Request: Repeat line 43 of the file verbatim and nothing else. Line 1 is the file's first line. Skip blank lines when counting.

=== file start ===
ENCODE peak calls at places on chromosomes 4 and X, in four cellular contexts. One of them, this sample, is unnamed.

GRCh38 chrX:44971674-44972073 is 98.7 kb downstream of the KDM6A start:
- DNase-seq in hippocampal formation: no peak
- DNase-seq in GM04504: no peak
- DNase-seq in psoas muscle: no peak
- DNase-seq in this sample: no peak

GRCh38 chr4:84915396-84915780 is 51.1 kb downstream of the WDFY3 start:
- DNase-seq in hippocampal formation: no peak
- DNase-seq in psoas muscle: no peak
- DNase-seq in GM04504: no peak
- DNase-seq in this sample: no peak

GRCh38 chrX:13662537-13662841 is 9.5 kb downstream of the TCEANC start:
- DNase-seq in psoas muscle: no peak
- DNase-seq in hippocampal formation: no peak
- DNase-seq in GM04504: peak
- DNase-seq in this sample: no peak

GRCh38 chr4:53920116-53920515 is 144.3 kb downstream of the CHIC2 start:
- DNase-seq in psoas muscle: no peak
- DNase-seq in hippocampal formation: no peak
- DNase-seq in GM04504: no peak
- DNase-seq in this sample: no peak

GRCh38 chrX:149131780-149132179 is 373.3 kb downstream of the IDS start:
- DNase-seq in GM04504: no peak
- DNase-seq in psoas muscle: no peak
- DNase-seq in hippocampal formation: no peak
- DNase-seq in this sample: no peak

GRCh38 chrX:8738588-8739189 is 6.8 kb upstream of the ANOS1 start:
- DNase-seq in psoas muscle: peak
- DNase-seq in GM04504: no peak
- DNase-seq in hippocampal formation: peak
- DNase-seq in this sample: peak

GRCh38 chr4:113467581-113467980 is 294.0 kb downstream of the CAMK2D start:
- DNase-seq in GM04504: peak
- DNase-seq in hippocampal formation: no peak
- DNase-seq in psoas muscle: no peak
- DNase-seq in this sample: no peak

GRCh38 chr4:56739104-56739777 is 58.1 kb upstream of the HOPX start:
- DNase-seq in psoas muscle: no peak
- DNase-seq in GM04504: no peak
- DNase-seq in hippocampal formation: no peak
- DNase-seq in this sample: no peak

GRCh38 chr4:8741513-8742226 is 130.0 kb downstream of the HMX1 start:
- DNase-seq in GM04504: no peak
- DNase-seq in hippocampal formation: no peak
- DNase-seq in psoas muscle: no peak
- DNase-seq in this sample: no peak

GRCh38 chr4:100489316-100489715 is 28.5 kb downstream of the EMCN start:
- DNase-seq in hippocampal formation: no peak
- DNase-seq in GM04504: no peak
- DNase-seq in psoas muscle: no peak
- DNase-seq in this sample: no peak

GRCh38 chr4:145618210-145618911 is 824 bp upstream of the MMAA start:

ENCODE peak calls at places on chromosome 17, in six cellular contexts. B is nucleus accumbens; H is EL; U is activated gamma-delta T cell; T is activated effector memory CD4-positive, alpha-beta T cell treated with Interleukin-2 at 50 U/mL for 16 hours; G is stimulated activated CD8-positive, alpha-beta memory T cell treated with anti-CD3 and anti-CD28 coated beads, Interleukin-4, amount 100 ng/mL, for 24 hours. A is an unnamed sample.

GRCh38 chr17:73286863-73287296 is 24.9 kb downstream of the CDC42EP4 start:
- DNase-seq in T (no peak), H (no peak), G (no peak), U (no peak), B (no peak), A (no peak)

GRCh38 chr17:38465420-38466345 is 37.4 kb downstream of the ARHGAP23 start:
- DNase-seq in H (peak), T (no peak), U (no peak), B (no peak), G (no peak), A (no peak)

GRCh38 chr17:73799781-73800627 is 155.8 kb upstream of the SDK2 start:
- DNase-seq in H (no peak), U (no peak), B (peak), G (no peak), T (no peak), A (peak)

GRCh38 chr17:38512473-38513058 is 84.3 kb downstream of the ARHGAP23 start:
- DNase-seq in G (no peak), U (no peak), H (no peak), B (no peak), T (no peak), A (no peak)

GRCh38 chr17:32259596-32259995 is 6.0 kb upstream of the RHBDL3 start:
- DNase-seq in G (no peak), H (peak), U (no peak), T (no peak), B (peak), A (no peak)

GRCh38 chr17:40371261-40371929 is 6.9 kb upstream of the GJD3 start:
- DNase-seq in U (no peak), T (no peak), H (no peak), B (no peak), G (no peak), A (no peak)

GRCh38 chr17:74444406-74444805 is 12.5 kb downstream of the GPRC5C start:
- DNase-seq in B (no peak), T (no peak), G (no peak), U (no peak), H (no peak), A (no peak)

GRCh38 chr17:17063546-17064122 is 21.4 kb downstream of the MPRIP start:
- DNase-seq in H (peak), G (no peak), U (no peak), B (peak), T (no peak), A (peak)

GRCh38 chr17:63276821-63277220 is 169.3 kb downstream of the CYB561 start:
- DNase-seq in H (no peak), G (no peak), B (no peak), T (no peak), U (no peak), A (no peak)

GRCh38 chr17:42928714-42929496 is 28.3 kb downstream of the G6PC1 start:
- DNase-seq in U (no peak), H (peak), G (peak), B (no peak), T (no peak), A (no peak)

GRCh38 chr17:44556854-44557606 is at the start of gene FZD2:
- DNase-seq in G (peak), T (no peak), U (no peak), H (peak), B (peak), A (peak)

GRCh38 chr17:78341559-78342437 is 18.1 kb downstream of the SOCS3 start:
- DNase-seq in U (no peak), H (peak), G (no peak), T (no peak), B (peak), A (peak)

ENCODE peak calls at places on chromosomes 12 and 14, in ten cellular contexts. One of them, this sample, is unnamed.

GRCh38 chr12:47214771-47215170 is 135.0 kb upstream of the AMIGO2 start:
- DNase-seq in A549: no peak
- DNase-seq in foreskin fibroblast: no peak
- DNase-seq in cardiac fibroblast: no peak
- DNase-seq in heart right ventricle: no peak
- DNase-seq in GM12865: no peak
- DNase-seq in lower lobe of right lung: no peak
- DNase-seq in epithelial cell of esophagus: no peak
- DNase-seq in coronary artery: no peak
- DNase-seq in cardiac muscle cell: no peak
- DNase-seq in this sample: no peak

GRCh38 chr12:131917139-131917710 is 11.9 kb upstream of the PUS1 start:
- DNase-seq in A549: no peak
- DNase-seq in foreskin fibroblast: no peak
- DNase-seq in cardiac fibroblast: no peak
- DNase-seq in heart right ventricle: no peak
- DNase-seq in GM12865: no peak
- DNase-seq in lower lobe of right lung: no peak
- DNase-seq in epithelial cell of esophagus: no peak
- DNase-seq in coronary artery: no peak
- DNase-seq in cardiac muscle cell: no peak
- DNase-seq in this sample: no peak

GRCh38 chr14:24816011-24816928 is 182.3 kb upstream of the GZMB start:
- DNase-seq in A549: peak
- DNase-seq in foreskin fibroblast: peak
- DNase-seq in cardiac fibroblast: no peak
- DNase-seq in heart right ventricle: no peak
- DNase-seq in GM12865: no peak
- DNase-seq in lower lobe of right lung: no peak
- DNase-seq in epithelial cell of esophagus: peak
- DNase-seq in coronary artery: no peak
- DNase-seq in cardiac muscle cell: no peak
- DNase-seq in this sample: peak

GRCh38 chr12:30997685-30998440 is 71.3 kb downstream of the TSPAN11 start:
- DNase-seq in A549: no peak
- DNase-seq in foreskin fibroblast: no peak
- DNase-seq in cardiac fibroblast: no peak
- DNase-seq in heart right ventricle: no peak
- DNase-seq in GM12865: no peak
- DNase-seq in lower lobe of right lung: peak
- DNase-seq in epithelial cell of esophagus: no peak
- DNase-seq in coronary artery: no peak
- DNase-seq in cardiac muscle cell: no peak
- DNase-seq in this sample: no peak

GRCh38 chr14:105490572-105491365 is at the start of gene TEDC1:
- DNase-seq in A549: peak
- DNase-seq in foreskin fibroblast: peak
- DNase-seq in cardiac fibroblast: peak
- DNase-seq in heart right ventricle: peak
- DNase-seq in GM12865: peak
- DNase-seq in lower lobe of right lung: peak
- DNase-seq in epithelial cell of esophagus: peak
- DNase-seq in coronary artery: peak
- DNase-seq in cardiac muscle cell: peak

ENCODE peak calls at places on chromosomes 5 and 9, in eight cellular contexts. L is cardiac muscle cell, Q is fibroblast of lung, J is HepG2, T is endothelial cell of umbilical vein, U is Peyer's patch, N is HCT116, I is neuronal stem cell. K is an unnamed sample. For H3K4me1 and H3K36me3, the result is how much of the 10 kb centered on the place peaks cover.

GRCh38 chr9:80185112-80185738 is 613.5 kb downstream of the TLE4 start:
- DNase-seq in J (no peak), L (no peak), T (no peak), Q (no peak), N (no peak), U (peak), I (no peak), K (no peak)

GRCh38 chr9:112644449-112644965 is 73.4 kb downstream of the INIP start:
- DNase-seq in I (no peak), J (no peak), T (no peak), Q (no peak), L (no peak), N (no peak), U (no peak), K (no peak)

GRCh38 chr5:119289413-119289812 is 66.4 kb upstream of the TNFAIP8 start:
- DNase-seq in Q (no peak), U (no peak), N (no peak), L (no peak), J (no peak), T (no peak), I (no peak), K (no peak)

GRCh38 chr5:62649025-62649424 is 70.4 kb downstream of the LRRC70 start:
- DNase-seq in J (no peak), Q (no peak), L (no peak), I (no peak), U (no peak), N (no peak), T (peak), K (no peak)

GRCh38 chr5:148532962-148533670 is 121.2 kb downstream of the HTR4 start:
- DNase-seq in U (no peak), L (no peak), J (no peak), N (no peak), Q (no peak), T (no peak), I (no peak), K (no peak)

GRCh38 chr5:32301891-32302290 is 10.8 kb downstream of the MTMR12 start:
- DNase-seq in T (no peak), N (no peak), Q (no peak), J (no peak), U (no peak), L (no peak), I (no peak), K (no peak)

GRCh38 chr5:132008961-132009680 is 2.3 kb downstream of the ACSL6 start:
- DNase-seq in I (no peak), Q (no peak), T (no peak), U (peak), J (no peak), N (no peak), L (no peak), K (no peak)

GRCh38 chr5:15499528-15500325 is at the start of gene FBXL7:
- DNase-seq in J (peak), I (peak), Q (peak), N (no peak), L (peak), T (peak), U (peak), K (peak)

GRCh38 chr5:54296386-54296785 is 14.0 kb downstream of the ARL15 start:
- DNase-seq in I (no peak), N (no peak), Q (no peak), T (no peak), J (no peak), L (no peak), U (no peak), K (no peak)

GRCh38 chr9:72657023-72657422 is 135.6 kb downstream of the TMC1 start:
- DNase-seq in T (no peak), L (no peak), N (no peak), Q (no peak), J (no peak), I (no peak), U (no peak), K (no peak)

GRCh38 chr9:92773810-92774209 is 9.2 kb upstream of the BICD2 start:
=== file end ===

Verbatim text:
- DNase-seq in GM04504: no peak